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Can Bone Loss be Reversed by Switching Drugs?

bone loss

Switching from one tenofovir-based regimen to another may help increase bone strength among older people living with HIV whose viral loads are suppressed, according to a recent study in The Lancet HIV.

The team of European researchers started with 167 participants over the age of 60 who had an undetectable viral load and were taking an antiretroviral regimen with tenofovir disoproxil fumarate. TDF has long been known to have potential detrimental impacts on bone health, and those over 60 are at the greatest risk for falls and other injuries where weakened bones can become life-threatening. As more and more people with HIV are living beyond their 70s, the risks posed by TDF become of greater concern.

In the Gilead-funded study, investigators switched two-thirds of participants from TDF to a regimen containing tenofovir alafenamide, elvitegravir, cobicistat, and emtricitabine (brand name Genvoya).

After 48 weeks of treatment, the researchers found that bone mineral density at the spine and hip increased in the TAF group but declined among those who stayed on TDF.

“The increases in bone mineral density observed in these people with HIV after switching from TDF to TAF have potentially important clinical consequences in terms of morbidity and mortality,” the authors noted of the impact of the drugs (and bone density) on the health and longevity of those living with HIV. “The bone mineral density increases were greater than expected in the general population.”

In an accompanying editorial in the journal, Dr. Nicola Gianotti and Dr. Antonella Castagna (not involved in the study) argued that the findings are significant, particularly for older people living with HIV. “This study shows for the first time that bone loss is reversible in people living with HIV aged 60 years or older—i.e., people with physiologically reduced bone mineral density,” they wrote.

Indeed, while it’s been known that TDF can cause bone loss, this is the first time a study has shown that that loss can potentially be reversed while retaining undetectability and viral suppression.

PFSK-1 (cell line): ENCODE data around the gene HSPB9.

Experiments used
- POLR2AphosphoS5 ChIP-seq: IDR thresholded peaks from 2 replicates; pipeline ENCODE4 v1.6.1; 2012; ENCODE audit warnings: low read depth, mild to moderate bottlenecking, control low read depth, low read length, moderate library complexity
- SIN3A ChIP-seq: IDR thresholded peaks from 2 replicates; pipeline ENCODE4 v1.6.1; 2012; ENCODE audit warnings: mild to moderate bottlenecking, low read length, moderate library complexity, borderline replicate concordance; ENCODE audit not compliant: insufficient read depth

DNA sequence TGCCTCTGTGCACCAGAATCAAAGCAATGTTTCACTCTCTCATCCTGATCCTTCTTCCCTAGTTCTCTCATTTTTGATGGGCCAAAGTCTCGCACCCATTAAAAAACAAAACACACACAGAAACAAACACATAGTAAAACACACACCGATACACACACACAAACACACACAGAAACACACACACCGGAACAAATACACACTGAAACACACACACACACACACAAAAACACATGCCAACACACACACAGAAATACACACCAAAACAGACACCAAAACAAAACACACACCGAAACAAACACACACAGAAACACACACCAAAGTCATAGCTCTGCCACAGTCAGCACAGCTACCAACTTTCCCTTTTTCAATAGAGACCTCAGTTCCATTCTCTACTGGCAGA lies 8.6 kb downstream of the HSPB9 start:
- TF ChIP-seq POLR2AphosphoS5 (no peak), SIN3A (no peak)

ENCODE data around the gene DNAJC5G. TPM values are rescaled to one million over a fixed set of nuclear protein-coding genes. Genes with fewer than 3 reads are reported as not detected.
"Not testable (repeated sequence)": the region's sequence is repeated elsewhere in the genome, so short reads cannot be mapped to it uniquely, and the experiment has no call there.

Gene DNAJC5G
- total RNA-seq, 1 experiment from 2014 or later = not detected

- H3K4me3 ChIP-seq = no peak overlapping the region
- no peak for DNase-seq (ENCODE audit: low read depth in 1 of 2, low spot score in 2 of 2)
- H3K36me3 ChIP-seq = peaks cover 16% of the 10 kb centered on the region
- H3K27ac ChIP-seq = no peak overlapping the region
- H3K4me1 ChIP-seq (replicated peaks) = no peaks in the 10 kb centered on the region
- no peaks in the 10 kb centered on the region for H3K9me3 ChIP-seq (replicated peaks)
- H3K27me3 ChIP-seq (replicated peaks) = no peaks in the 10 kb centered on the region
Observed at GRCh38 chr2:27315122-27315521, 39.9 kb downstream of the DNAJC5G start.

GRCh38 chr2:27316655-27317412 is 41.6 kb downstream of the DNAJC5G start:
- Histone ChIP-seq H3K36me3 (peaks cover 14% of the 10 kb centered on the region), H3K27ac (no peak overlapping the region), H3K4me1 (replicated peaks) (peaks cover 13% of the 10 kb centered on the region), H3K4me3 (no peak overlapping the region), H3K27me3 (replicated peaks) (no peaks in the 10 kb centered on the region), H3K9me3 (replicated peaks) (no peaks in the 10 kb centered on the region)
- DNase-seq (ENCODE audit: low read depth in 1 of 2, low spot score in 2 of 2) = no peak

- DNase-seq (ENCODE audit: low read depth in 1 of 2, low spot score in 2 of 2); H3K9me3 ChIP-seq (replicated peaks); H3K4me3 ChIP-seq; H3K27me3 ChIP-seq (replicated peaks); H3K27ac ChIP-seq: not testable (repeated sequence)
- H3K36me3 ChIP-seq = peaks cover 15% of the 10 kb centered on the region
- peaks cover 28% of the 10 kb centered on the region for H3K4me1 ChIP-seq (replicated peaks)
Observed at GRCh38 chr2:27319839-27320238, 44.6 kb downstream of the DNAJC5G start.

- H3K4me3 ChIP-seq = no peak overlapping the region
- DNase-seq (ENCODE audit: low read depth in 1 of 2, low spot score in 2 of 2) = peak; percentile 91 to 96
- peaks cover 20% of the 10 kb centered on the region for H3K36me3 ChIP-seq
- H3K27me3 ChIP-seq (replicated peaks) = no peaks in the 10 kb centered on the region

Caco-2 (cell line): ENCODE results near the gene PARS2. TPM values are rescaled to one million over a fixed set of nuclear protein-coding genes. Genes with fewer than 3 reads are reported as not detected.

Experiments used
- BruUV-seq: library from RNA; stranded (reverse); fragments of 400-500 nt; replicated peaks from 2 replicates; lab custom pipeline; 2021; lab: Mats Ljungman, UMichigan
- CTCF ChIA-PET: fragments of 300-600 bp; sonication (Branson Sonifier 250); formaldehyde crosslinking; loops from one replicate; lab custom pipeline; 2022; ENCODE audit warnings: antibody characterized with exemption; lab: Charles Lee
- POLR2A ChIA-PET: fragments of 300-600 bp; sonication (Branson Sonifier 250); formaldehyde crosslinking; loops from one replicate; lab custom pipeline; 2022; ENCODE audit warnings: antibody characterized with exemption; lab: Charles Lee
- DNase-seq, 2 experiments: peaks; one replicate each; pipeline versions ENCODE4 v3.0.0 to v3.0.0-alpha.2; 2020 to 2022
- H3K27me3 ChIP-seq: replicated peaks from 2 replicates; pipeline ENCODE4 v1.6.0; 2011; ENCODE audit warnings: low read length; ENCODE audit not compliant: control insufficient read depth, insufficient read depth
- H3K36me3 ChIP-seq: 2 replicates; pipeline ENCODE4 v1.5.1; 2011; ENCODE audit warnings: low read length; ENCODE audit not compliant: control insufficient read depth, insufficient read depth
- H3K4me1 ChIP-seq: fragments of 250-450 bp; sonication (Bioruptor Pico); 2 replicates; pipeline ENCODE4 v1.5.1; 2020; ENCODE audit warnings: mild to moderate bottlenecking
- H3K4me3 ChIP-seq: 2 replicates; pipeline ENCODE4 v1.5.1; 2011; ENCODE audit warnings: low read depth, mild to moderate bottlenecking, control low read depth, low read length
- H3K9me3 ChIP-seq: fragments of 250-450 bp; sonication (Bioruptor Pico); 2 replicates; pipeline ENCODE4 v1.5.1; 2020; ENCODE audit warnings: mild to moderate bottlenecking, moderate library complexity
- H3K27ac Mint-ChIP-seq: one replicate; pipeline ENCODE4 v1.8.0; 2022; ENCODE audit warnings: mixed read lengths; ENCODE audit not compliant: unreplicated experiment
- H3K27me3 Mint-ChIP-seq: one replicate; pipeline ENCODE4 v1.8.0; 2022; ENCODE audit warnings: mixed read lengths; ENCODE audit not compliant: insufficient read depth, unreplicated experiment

But the study’s findings were not entirely positive for TAF, as the study found that those who switched to Genvoya from TDF also saw an increase in cholesterol, a major risk factor for heart disease.

TDF has been a foundational component of many antiretroviral regimens over the past two decades because it has been proven effective and is well tolerated, but it has been increasingly associated with bone density loss and liver damage. The newer TAF has proven to be safer in relation to bone and kidney health while being as effective as TDF.

Poz folks over 50 face higher risks of conditions associated with aging, including bone loss, but there has been little research done on the benefits of switching from TDF to TAF.

At the beginning of the study about 50 percent of the participants had normal bone density at both the spine and hip. By the end of the study, 56 percent of those on TAF had normal bone density, but the rate had fallen to 46 percent among those remaining on TDF. In addition, those switched to TAF were more likely to see improvements in their preexisting osteopenia (bone weakness).

Kidney function also improved with TAF, but growth in cholesterol and triglycerides, a negative impact, was noted as well. The study’s authors suggested that the rise in cholesterol and its impact on heart health “might be outweighed by the other major concerns noted with TDF, such as potential renal effects and decreased bone mineral density.”

Gianotti and Castagna also called for more research involving women and nonwhite participants, since the majority in this study were white males. Still, they lauded the results, concluding, “We now know that switching from TDF allows a partial recovery of bone mass...which will probably reduce the risk of fractures in this population and improve quality of life in older people living with HIV.”

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